Sunday, July 11, 2010

Movie Review: "Toy Story 3"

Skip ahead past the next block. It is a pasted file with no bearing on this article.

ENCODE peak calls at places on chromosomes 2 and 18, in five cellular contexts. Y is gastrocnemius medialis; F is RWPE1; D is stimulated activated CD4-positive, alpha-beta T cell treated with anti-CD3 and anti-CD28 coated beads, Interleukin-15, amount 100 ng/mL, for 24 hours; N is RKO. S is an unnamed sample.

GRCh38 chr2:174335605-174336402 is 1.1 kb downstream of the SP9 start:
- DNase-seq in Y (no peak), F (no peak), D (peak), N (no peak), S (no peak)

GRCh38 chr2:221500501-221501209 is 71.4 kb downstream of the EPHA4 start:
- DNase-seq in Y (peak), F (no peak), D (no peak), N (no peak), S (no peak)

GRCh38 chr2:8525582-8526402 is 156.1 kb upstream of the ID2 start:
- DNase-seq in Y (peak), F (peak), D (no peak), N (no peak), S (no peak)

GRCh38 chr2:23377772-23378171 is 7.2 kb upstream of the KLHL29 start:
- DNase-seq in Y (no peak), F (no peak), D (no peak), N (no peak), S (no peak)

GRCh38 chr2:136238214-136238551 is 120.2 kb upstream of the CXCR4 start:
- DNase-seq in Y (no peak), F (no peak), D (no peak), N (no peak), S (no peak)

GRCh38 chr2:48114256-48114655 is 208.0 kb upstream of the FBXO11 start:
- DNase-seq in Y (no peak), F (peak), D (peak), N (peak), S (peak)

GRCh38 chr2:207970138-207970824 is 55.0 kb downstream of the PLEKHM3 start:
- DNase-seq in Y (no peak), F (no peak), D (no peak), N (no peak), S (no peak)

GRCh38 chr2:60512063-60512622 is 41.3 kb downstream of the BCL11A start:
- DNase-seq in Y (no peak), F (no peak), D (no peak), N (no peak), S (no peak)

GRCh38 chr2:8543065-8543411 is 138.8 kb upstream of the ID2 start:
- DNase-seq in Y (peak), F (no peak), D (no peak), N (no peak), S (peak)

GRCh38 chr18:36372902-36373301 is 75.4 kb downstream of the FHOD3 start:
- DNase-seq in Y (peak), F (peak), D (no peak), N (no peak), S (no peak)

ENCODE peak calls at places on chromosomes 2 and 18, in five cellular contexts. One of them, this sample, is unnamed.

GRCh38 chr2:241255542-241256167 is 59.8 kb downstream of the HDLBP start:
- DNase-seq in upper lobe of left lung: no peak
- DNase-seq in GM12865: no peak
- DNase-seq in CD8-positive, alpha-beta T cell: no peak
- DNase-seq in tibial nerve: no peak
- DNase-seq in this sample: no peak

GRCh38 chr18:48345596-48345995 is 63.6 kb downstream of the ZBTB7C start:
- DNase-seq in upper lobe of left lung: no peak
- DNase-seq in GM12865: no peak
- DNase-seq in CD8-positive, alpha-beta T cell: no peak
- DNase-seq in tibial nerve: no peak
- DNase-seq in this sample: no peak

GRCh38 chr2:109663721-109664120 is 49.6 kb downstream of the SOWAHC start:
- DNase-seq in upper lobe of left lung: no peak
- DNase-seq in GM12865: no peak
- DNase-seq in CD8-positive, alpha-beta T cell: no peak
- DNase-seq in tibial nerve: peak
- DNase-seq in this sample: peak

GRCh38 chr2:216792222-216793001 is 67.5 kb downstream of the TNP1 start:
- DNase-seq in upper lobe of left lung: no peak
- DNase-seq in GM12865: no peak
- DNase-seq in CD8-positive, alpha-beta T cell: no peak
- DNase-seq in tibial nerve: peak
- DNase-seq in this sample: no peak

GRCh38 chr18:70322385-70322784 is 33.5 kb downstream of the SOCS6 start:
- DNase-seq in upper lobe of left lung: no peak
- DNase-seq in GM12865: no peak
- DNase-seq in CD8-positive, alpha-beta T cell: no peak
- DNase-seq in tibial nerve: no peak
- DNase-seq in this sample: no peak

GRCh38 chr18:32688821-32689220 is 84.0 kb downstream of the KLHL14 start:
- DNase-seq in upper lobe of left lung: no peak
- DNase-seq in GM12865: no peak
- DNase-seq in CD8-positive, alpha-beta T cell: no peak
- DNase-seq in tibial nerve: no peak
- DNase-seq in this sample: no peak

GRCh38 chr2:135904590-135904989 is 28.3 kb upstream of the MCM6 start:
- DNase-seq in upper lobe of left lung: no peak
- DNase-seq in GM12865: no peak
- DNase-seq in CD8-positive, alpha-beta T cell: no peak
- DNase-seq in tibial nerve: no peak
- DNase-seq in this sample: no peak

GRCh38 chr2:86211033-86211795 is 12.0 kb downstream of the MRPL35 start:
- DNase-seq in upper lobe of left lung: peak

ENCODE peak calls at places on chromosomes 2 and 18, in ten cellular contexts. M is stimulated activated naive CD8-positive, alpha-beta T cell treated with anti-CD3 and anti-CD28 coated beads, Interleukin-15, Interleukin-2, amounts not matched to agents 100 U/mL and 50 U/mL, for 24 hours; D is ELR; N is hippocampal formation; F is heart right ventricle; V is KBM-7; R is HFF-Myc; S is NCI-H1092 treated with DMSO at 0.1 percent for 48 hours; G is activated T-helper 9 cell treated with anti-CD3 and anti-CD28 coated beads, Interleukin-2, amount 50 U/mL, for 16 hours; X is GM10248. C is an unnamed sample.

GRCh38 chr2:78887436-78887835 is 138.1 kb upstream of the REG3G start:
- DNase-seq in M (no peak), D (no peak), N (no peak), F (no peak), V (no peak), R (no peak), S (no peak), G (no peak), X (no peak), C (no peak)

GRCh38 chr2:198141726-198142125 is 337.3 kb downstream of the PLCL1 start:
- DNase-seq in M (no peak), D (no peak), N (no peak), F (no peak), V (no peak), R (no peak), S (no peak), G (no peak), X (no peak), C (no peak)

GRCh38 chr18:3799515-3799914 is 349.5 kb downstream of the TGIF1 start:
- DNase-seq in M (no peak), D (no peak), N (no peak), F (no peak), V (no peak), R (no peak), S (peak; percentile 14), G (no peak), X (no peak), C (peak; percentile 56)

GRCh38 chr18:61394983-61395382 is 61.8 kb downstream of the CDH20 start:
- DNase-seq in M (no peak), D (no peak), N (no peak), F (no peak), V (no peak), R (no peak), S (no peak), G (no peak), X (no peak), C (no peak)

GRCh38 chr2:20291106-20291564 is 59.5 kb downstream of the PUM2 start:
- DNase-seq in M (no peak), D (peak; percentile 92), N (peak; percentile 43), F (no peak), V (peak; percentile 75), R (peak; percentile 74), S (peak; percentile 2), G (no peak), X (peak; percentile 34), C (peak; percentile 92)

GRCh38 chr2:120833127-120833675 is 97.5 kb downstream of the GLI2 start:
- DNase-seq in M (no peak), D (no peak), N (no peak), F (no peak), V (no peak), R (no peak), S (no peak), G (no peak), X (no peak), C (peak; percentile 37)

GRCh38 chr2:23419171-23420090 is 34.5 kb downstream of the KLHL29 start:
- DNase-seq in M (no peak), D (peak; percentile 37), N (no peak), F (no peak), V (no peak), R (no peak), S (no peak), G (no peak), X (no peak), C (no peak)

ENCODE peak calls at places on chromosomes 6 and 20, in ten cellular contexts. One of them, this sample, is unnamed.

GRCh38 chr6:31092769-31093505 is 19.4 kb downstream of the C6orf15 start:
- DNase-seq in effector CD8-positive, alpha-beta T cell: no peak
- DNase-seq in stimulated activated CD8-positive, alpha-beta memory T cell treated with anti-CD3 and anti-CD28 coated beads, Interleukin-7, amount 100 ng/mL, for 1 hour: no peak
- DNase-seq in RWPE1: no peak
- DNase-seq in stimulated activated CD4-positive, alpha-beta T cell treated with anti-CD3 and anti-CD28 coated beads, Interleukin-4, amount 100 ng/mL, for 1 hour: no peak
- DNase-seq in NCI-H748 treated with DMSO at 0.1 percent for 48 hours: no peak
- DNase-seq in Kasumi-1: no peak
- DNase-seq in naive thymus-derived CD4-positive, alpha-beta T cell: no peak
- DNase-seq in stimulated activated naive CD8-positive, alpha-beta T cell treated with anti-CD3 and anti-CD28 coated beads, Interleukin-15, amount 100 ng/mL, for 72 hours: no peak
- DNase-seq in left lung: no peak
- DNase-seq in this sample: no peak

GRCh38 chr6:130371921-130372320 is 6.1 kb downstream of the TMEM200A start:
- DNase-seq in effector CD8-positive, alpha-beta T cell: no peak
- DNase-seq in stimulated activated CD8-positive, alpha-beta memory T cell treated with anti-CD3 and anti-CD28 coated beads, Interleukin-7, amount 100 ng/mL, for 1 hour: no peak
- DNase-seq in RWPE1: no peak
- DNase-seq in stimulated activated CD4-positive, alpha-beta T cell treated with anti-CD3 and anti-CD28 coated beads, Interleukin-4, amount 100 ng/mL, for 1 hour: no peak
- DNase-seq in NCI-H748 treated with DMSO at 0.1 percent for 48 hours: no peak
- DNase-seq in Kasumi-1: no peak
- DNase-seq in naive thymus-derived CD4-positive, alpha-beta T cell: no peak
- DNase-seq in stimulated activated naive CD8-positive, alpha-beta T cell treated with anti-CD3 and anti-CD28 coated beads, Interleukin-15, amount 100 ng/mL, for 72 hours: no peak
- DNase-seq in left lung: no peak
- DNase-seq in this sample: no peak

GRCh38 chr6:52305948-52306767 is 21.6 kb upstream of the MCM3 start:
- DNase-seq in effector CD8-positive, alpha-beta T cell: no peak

**Spoilers Included** In 1995 "Toy Story," the first full length feature film presented entirely in CGI, was released and wowed audiences with its technical brilliance and excellent storytelling. Unlike most animated film series', Pixar took it slow and didn't rush the release of successive films and it shows in the craftsmanship of this third installment. The movie has been out for almost a month now and it's no secret that it has been critically hailed and currently carries a "fresh" score of 99% on Rotten Tomatoes -- beating out "The Dark Knight" by 5% on their aggregate scale. So it may be redundant for me to throw in my recommendation but it's never a waste of time to give some respect to a film that is so good that it leaves the competition looking like they're still trying to decipher the formula that "Toy Story" has perfected. Animated films are often a standby when it comes to summer movie going. Disney set the standard early on with stories that could be enjoyed by adults and children alike. But sequels tend to be uneven whether they're live action or CGI. The "Shrek" franchise produced its fourth installment this summer to mixed reviews and box office returns, that while good, were still not as high as what the last two movies had earned in the opening weekends. So sequel fatigue could have easily been catching if Pixar hadn't stuck to the basic premise that made the original "Toy Story" so good-- but they did and "Toy Story 3" feels very much like the final chapter of a most satisfying sequence of films that have a clear beginning, middle and end. The casting of "Toy Story" has been remarkably consistent over the last 15 years and we've watched the story of Woody and Buzz Lightyear, as voiced by Tom Hanks and Tim Allen, progress through the childhood of Andy Davis (John Morris) who is now a young man getting ready to leave for college. The basic premise of "Toy Story" has always been the same-- the devotion Woody and Buzz feel toward their young owner and the lengths they'll go to in order to be there for him. But Andy has reached the age where he is too old to play with children's toys anymore and as he packs up for college, the fate of his favorite old toys seems to be a trip to the attic-- at best. However, after a series of misunderstandings, the toys find themselves at the Sunnyside Daycare center. At first it seems like the start of a new life of endless playtime with the children at the daycare center, but it isn't long before they realize they are at the mercy of a tyrannical teddy bear named Lots-O (Ned Beatty). Soon the old group of toys, including Jessie (Joan Cusack), Mr. and Mrs. Potato Head (Estelle Harris and Don Rickles), Rex (Wallace Shawn), Slinky Dog (Blake Clark), Barbie (Jodie Benson) and Hamm (John Ratzenberger) find themselves squared off against Lots-O and his group of thuggish toys and a Buzz Lightyear stuck in "demo" mode. Woody, as is often the case, finds himself temporarily stranded and at odds with the rest of the toys, but his underlying loyalty reasserts itself, as always, and he rushes to help his friends find their way back to their beloved Andy. "Toy Story 3" is an absolute sister to the other films in the franchise because they all have so many elements in common but, somehow, the pattern never gets old. In addition to the rush to return to Andy, we once again we see the core group of characters interacting with a new group of toys and get to watch their developing dynamic-- this time Ken (Michael Keaton) steals the show. The movie is also unabashedly sentimental. It's not just a story that reaches out to the child in all of us who has ever had a favorite toy, but tugs at the parent watching their children grow up and move on to their adult life. You have to be made of stone not to tear up a little bit while watching "Toy Story 3" -- I know I did. "Toy Story 3" is a testament to consistently first-rate film making we've come to expect from Pixar. From "Finding Nemo," "The Incredibles," "Ratatouille" and "Up"-- to "Toy Story 3" -- Pixar has delivered some of the best summer fare over the last 15 years and I'm glad I took the time to take my kids to this wonderful movie. It's been a fairly dreary summer movie season so far, and a flamenco dancing Buzz Lightyear added a much-needed boost. "Toy Story 3" delivers on every level, with terrific storytelling, humor and emotional depth. This one definitely gets my highest recommendation.